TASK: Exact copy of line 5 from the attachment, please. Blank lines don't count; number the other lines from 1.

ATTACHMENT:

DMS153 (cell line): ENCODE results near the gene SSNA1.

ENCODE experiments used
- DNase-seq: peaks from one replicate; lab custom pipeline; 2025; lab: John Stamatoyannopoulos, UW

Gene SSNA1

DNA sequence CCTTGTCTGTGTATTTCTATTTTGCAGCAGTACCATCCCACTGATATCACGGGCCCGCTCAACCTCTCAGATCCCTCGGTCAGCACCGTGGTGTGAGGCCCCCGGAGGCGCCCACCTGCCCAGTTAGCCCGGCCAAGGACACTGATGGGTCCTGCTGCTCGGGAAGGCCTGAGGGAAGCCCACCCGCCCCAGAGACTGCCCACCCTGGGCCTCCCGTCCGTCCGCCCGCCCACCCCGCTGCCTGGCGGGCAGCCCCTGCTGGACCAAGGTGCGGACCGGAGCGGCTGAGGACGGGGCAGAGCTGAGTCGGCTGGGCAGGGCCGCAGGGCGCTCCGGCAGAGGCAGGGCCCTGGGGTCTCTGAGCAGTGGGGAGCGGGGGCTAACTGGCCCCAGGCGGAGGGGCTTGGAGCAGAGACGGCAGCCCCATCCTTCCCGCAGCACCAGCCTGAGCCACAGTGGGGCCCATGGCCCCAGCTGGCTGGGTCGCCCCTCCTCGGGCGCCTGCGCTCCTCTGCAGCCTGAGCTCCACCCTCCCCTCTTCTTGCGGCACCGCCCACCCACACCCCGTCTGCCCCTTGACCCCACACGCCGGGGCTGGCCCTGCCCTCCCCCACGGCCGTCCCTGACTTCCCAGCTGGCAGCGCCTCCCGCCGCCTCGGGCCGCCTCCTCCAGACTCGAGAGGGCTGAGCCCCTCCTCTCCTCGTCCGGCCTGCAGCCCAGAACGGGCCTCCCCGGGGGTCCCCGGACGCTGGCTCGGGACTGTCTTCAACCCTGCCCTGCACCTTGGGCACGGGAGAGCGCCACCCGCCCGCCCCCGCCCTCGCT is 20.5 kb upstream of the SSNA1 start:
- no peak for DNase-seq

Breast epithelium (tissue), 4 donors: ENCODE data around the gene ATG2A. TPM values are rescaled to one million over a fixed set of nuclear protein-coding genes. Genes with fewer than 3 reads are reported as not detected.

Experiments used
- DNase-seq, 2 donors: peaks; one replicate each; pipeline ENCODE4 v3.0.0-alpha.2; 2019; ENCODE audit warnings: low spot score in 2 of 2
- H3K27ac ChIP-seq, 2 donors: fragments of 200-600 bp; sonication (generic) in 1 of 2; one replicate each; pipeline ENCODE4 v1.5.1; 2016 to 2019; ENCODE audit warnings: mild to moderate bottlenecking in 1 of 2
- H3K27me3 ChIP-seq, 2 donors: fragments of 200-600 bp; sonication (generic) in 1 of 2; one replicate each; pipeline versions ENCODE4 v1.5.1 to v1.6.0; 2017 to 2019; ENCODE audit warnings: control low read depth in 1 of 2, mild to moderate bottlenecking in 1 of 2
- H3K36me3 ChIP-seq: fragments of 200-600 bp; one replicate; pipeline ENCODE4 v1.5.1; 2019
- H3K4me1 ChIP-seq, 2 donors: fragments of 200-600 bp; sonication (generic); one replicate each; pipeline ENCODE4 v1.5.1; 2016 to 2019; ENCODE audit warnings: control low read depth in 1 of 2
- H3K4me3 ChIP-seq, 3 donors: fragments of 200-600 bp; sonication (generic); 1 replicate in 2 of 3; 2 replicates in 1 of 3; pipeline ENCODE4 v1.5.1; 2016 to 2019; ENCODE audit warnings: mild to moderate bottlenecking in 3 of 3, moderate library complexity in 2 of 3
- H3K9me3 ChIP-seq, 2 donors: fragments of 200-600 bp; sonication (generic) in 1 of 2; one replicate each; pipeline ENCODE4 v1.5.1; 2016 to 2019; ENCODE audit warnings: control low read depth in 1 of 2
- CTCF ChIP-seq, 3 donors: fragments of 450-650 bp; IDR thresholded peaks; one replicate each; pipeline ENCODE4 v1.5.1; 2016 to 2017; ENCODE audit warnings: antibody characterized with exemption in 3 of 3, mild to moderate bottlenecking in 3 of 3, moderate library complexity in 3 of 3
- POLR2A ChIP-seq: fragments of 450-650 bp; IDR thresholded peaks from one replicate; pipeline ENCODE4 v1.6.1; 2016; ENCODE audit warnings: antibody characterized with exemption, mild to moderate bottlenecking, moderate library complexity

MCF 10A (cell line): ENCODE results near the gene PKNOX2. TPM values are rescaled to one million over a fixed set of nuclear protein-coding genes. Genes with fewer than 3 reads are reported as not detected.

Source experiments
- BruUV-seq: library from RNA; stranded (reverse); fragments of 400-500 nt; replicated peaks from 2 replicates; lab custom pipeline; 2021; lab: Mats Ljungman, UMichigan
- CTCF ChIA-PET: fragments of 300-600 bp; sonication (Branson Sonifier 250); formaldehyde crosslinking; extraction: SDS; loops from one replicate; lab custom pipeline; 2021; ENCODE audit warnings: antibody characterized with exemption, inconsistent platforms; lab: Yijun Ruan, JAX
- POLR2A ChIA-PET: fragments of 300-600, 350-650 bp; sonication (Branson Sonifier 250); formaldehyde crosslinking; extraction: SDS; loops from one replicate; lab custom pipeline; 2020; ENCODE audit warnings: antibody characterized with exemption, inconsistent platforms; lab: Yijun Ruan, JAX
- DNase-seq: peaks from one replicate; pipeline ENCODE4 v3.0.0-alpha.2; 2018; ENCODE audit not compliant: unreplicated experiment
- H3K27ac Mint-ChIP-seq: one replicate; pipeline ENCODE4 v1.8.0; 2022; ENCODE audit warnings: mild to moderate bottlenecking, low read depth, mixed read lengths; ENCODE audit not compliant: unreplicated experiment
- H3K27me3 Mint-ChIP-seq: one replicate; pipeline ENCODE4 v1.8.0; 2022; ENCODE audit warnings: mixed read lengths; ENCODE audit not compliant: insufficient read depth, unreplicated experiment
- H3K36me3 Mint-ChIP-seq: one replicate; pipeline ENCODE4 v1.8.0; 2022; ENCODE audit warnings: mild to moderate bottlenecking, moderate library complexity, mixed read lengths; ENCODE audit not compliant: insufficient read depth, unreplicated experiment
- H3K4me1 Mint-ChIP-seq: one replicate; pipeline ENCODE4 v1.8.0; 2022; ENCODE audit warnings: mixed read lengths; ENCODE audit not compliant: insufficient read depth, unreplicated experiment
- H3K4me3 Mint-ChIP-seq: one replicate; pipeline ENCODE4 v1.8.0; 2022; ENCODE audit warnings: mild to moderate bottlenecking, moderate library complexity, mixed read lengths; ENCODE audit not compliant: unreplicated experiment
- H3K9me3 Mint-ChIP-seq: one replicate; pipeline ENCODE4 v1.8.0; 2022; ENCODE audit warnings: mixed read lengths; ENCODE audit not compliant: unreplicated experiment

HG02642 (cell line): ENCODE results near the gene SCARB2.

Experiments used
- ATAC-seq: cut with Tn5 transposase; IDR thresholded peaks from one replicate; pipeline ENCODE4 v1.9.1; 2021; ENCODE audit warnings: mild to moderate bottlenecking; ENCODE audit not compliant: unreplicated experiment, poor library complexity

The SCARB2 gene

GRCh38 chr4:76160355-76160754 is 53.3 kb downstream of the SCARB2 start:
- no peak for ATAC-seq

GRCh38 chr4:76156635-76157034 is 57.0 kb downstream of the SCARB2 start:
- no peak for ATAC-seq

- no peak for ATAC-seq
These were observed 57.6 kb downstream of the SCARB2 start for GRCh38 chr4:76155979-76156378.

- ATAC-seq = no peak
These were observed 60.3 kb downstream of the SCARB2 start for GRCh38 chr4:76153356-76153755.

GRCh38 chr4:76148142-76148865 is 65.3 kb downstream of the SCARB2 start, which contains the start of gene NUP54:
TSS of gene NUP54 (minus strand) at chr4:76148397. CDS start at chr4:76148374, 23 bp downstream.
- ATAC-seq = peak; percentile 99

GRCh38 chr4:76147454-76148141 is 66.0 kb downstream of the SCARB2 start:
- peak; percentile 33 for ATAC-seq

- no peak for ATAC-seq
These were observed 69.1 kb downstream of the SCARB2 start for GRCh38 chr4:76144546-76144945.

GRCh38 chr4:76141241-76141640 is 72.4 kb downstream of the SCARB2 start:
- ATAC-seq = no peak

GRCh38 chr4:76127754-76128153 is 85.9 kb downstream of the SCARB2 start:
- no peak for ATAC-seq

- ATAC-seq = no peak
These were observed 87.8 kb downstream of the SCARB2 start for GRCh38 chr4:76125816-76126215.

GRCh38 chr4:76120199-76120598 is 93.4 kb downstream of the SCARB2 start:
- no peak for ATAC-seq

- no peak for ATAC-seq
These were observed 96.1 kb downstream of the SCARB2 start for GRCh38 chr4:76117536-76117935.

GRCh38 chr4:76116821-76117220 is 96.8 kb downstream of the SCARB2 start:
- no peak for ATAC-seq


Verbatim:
DNA sequence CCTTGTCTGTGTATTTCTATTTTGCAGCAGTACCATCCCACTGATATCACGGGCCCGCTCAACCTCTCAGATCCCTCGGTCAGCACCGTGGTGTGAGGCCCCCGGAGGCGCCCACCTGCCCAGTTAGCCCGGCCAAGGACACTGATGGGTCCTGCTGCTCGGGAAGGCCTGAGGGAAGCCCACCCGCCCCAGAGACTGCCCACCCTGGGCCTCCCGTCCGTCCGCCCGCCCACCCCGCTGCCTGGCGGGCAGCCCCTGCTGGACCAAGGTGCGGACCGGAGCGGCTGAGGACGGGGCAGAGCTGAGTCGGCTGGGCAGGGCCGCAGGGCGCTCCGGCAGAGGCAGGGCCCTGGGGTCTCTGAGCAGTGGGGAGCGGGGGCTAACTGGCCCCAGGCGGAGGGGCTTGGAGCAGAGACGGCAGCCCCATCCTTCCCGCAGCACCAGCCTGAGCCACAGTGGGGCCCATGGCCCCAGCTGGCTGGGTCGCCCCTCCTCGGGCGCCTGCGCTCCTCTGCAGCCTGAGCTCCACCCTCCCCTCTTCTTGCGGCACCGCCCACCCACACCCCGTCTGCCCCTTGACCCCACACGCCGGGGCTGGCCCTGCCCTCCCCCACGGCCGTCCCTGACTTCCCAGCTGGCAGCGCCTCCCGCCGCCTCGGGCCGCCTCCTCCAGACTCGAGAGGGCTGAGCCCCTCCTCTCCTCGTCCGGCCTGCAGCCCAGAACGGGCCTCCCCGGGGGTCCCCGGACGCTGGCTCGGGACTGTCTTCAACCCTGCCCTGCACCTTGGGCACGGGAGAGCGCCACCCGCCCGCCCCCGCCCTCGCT is 20.5 kb upstream of the SSNA1 start: